Block on Trump's Asylum Ban Upheld by Supreme Court
The Court of Federal Claims normally only gets mentioned when its cases are appealed to the Federal Circuit Court. But last week, the Court of Federal Claims was in the news thanks to the largest settlement ever obtained by a single Indian tribe against the U.S. government -- $554 million, according to the Los Angeles Times.
The case began in 2006 when the Navajo Nation, the country's largest Indian tribe, sued the United States for $900 million over mismanagement of royalties from oil, coal, and gas mining on Navajo land. A complex regulatory scheme controls natural resource extraction on Indian land. Treaties with various tribes control how much the federal government pays the tribes for mining rights and how much the tribes get in royalties.
The Navajo Nation claimed that the administrators of a trust account, into which the royalties were placed, mismanaged the trust, breaching their fiduciary duties. The case has been up and down between the Supreme Court, the Federal Circuit, and the Court of Federal Claims, usually arguing not facts but whether a treaty established a fiduciary duty or even there were a theory under which the Navajo could recover.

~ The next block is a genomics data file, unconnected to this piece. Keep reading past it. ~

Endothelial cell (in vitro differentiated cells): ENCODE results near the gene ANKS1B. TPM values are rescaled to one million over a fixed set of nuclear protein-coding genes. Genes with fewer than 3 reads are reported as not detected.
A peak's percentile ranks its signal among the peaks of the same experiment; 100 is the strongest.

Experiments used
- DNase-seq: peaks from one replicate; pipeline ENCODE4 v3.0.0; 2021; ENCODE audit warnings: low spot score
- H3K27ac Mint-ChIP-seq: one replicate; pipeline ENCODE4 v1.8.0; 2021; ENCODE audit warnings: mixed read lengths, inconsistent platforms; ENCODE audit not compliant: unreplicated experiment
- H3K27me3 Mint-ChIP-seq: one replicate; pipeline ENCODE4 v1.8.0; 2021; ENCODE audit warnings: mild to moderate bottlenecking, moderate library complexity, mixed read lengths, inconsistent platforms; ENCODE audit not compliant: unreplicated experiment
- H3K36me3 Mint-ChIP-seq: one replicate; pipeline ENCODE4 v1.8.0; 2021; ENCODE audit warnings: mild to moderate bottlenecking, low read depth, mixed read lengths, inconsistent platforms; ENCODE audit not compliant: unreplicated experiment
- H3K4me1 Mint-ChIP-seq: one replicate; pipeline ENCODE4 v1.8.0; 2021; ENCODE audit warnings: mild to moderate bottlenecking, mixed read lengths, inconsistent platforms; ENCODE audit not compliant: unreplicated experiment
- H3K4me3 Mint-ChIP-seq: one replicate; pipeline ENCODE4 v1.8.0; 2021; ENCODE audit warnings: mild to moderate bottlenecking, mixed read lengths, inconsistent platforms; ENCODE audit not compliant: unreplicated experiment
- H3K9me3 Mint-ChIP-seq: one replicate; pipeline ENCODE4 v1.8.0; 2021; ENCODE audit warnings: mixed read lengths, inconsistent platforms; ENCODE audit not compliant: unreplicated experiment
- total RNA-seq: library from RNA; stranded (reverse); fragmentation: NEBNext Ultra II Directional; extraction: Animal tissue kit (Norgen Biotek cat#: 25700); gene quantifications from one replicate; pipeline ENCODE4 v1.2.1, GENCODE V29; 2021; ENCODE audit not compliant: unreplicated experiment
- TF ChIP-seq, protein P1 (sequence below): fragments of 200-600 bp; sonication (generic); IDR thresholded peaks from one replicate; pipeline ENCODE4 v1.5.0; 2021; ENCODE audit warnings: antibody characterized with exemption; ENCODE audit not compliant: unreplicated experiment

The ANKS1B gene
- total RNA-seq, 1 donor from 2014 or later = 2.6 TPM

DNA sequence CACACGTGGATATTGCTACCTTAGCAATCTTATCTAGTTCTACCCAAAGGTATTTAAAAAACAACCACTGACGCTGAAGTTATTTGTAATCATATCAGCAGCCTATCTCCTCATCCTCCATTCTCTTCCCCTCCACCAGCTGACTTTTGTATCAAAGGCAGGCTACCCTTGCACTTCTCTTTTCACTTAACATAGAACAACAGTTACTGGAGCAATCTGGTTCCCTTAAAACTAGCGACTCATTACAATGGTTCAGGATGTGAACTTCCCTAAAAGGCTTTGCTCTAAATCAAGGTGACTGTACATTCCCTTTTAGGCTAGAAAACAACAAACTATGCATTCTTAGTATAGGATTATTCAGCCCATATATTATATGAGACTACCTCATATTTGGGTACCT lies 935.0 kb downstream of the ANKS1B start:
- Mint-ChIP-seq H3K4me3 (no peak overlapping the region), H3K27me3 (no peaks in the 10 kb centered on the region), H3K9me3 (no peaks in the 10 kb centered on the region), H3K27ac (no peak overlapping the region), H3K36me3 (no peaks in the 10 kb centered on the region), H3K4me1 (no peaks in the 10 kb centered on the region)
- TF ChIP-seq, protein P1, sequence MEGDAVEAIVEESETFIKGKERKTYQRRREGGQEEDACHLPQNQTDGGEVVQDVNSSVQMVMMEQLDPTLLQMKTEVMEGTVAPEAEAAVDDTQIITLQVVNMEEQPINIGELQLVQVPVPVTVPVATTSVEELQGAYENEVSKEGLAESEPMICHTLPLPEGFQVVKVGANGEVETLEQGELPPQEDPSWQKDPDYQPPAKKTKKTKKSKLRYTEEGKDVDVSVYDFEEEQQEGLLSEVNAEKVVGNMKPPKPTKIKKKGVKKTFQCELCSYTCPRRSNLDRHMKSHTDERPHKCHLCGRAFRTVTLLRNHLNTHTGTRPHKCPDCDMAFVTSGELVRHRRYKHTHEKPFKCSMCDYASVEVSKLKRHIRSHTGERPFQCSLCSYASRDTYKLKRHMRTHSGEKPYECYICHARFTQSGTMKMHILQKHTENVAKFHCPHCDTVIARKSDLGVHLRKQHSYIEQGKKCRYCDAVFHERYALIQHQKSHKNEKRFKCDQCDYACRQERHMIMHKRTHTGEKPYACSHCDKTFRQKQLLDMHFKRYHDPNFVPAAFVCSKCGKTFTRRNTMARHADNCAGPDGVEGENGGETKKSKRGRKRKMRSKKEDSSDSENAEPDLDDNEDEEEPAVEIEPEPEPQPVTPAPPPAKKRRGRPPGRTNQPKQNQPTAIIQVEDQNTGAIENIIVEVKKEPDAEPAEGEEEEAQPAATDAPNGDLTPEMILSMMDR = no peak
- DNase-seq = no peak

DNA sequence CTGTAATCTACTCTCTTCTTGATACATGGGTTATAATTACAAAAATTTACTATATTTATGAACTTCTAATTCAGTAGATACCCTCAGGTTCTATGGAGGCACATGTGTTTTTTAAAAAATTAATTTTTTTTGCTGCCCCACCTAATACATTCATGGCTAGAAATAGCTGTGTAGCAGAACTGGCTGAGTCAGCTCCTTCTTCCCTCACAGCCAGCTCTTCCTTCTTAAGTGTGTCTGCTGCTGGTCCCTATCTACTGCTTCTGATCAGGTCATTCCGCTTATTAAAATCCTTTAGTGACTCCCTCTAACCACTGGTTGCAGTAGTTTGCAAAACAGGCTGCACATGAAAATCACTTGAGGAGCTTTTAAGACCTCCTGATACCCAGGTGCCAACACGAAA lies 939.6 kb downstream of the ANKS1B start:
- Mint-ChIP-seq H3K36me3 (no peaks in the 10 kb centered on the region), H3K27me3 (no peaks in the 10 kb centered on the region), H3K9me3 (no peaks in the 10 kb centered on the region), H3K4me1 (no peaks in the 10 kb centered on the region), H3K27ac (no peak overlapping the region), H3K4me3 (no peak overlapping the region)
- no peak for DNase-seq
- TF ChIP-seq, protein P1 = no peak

Rather than go to trial, the government settled for $554 million. The settlement was accompanied by a ceremony, apparently intended to broker a truce in the acrimonious suit claiming the mismanagement went all the way back to 1946.
This isn't remotely the first time that the Navajo have alleged breach of fiduciary duty claims. For example, in a case dating back to 1993, the Navajo Nation alleged mismanagement in a coal extraction contract with Peabody Energy -- a contract in which the Secretary of the Interior was caught in ex parte conversations with Peabody Energy over renegotiated royalty rates for coal extraction.
The $554 million settlement still allows the Navajo to proceed with lawsuits against the federal government for things like water rights and uranium mining. This particular settlement follows on the heels of a $1 billion settlement two years ago paid to 41 different tribes -- again, over breach of fiduciary duty.